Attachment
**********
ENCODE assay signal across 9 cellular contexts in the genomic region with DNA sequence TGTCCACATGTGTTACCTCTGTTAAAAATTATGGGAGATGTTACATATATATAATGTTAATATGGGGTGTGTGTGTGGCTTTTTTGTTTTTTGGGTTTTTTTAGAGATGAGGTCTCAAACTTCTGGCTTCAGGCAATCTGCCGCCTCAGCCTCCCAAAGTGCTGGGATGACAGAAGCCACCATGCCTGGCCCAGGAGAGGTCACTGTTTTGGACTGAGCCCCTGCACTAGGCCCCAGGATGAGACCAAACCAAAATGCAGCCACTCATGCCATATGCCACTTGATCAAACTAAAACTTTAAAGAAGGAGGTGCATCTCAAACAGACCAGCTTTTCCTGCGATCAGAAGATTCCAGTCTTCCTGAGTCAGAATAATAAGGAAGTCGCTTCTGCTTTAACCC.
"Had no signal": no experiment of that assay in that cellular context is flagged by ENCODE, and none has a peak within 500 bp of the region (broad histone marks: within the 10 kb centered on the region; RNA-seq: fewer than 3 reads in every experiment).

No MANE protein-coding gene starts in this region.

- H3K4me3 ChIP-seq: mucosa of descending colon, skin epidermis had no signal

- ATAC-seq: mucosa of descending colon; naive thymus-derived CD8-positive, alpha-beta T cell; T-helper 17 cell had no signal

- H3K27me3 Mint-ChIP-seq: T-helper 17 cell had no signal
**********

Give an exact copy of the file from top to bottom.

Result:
ENCODE assay signal across 9 cellular contexts in the genomic region with DNA sequence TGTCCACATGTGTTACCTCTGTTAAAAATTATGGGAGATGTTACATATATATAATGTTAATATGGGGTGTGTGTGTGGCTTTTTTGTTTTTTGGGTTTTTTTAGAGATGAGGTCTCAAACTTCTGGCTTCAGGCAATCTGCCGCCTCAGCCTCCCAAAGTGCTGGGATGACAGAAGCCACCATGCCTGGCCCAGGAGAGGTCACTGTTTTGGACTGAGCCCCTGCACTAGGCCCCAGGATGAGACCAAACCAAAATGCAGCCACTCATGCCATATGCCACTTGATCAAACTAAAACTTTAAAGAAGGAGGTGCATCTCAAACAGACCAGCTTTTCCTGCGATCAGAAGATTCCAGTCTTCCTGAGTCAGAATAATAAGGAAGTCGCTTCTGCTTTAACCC.
"Had no signal": no experiment of that assay in that cellular context is flagged by ENCODE, and none has a peak within 500 bp of the region (broad histone marks: within the 10 kb centered on the region; RNA-seq: fewer than 3 reads in every experiment).

No MANE protein-coding gene starts in this region.

- H3K4me3 ChIP-seq: mucosa of descending colon, skin epidermis had no signal

- ATAC-seq: mucosa of descending colon; naive thymus-derived CD8-positive, alpha-beta T cell; T-helper 17 cell had no signal

- H3K27me3 Mint-ChIP-seq: T-helper 17 cell had no signal